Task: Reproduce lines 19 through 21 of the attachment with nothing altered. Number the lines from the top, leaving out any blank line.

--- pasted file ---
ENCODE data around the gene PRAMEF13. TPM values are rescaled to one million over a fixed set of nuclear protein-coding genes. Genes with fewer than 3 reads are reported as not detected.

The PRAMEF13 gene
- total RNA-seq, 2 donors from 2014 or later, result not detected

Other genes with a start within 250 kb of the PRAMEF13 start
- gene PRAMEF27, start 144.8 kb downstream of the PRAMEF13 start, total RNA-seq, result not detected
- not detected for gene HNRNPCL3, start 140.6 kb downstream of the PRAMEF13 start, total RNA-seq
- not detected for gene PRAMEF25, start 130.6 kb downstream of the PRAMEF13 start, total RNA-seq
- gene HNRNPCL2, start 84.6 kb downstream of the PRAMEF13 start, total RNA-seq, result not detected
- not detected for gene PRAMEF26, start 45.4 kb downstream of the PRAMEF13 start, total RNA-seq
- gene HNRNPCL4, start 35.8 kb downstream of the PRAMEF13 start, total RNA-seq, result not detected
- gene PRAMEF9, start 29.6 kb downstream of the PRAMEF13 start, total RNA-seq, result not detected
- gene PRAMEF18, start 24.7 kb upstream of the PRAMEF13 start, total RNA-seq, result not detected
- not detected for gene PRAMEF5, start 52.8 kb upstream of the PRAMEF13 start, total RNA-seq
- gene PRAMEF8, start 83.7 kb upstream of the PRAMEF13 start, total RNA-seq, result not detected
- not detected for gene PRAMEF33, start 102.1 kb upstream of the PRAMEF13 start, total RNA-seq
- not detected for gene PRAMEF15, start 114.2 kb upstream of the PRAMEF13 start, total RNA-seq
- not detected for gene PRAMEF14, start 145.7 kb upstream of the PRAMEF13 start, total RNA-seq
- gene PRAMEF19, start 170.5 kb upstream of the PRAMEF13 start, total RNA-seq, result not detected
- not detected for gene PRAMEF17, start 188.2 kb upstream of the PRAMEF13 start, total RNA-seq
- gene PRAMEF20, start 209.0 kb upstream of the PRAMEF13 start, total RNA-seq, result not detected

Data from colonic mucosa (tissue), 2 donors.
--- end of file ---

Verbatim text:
- not detected for gene PRAMEF17, start 188.2 kb upstream of the PRAMEF13 start, total RNA-seq
- gene PRAMEF20, start 209.0 kb upstream of the PRAMEF13 start, total RNA-seq, result not detected

Data from colonic mucosa (tissue), 2 donors.